Sunday morning we all met up in the parking lot of the Clayton Country Inn after breakfast and gassing up our rigs.
We were going to drive the short distance to Ed for registration and the filling out of liability and safety forms. Adding to our group this day was a new couple from OKC. Chris and Jennifer in a sweet looking Black Jeep TJ that just recently had a set of ARB Lockers and Rubicon axles installed.
Donald’s brother David also joined us in the shotgun seat of Donald’s rig.
We staged up at the entrance to Ed’s place with a new Trail Leader for the Moderate Run, Rick and Cody!
This was going to be an interesting day! Once squared away with Ed we all headed through the gate and proceeded to line up for the hard-core and moderate runs.
The Moderate Run rigs took off toward the lower power line trail. It didn’t take but two minutes for our first “stuck” of the day!
While crawling over the only dry rock seen in the last 24 hours, it kicked in on Natalie and managed to get wedged behind her front axle, forward of her transfer skid plate. You know the rock; the one that you can safely say hasn’t been moved in the last 4 million years! Yea that one! Well…it has now been moved!
Mike took care of this for us in a cinch, a small tug, and a hardy “you’re welcome”, and we were on our way again.
Once up the lower power line we approached the start of “Slick Rock”. Yes, this one is appropriately named, not like the stuff out in Moab. This was slick, wet, off camber, down hill and absolutely guaranteed to slide your rig right into that big red clay bank on the right.
Rick and Cody were the first down (It was their job, Trail Leader remember?), followed by Christine and David who managed the off camber perfectly and slid nice and square into that muddy sidewall.
Chris and Jennifer went down next and looked as if they had the perfect line on that off camber, mud covered slick rock when all of a sudden the front end slid right and the passenger side tire dug sharply into the red clay. It took a bit of driving on Chris’ part to work out of that situation, as this was the moment his ARB system decided it was going to fail. After a few minutes of maneuvering Chris managed to get enough out of those two tires with traction to work free and walk safely down the remainder of this obstacle.
The rest of the crew managed to walk/slide down “slick rock” relatively unscathed to a flat area on the near side of a creek at the bottom.
Here’s Brad and Andrea negotiating the Slick Rock obstacle.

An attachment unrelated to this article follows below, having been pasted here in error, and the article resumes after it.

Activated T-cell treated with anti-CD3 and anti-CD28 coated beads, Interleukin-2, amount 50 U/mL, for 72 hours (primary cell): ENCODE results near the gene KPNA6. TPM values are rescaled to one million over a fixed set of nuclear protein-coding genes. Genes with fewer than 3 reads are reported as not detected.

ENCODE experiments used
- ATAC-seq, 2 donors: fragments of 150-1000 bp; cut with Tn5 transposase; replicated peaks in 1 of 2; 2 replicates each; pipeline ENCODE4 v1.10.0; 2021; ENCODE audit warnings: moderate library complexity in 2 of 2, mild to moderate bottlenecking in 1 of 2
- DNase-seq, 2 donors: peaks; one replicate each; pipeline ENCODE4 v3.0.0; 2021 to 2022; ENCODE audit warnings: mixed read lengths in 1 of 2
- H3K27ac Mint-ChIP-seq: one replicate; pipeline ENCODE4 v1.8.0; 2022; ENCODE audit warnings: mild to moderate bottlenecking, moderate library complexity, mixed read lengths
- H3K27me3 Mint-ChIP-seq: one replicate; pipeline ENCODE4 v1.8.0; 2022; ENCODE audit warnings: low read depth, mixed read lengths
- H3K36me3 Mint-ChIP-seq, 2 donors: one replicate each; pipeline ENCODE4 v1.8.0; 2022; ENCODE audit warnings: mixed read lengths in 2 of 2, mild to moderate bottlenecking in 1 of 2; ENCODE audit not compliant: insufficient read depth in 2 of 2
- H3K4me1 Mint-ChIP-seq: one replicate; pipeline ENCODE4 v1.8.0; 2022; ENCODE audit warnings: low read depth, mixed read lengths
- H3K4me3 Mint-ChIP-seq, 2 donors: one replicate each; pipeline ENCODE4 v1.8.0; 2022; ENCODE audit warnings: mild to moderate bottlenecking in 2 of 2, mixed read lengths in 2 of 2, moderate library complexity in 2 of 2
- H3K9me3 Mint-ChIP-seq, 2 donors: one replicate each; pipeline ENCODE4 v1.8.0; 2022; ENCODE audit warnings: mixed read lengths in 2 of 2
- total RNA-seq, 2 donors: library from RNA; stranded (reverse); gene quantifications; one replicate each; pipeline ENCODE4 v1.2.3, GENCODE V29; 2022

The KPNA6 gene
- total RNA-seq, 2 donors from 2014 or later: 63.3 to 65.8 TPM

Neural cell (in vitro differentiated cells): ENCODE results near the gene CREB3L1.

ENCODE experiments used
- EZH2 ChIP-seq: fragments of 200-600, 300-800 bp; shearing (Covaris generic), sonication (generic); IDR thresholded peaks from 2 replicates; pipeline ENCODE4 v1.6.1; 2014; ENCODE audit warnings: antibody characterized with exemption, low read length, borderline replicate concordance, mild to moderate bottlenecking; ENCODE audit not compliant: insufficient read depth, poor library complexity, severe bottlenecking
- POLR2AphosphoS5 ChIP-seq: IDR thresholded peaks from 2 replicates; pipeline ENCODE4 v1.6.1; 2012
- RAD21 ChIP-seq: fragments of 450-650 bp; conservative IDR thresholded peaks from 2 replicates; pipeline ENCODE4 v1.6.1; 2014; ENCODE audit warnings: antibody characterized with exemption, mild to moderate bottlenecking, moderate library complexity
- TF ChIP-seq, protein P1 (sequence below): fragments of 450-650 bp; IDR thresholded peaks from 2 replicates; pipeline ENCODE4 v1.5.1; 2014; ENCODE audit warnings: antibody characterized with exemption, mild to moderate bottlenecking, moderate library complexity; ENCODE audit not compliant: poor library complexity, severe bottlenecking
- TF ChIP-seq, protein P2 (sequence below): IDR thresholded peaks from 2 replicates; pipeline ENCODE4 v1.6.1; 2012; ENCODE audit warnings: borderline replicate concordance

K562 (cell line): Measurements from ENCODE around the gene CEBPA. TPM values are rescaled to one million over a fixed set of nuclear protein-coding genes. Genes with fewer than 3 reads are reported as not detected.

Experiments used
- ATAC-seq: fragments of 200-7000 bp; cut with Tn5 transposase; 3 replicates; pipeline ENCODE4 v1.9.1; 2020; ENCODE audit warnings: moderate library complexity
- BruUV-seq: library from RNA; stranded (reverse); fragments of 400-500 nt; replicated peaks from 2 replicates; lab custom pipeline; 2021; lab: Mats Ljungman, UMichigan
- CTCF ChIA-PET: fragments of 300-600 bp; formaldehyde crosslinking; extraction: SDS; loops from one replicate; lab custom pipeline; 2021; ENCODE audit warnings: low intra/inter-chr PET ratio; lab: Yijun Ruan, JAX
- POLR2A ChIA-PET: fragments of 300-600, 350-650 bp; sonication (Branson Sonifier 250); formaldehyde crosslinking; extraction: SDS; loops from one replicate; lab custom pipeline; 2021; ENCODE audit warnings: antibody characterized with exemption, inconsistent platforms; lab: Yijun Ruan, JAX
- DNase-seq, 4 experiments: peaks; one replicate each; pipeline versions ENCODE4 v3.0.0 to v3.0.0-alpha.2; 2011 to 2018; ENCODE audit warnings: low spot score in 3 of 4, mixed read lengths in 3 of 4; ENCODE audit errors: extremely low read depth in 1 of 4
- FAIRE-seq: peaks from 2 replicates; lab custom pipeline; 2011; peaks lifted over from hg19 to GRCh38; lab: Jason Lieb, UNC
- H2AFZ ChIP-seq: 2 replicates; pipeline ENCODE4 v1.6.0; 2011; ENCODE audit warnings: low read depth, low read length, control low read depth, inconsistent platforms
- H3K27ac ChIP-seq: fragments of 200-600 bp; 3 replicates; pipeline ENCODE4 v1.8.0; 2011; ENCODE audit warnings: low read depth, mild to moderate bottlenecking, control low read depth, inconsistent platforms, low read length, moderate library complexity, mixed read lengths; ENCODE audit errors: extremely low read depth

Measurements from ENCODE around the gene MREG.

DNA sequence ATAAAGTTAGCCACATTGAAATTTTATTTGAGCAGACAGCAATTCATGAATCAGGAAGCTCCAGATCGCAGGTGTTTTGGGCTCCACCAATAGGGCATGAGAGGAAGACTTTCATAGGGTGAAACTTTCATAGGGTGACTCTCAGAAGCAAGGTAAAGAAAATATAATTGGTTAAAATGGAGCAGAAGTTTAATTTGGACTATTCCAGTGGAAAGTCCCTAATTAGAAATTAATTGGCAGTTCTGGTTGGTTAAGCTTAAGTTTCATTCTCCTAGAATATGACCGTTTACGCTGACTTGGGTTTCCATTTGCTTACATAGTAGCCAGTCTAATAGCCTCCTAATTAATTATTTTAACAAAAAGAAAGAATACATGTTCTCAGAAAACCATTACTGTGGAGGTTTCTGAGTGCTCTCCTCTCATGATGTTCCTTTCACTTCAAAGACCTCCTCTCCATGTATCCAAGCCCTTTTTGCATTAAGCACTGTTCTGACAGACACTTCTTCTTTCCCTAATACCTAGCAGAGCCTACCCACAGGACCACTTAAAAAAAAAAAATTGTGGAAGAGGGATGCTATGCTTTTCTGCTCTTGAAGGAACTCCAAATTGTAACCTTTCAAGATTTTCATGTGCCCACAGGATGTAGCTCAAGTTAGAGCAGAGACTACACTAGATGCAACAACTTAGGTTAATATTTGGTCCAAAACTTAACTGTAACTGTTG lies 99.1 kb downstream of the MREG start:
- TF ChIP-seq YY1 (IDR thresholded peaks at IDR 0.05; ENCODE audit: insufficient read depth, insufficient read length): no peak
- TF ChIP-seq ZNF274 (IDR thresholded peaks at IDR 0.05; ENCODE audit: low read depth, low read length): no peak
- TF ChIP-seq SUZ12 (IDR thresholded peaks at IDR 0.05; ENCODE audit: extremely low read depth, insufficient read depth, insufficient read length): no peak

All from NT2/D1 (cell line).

At the creek landing we had a great view to watch Rick and then Christine take their lines up the hill climb on the far side of the creek. It was that I first suspected, that at times, Rick could be “Moderate Trail Identification Challenged!” LOL
Christine managed that 4runner all the way up to the top of the climb until she simply ran out of tire height. 33-inches appeared to be just a tad too short for the mud covered stair steps near the top. Rick positioned his rig at the top of the ledge to winch assist the rest of us as needed.
About this time Mike Jones noticed his right front tire was low on air. While attempting to air it up he discovered the valve stem was torn. The day before, Mike had lost a tire to a cut sidewall. This was going to require a trail repair to replace the valve stem.
After a few minutes Tom Malone produced a spare valve stem out of his toolbox and we were off to the races.
I’ll tell you what; if you are going to wheel in the mud and choose to rip a valve stem off this is the place to do it. It was flat and safe and offered a clear stream to wash the mud off the tire and wheel before breaking the bead. Fantastic!
It took about 30 minutes of team effort to accomplish this mission. In the end we had to deploy Natalie to stand in the rim as we pulled the tire bead up so that Mike could use his new Power Tank to seat that bead.
Someone made comment to Mike on how impressed they were with the Power Tank seating the bead so easily. Mike replied something along the lines of “For years I never had a Power Tank, until Santa delivered it this year. I also never had tire problems before. See what problems you get when you have the tools to fix them!” Well said!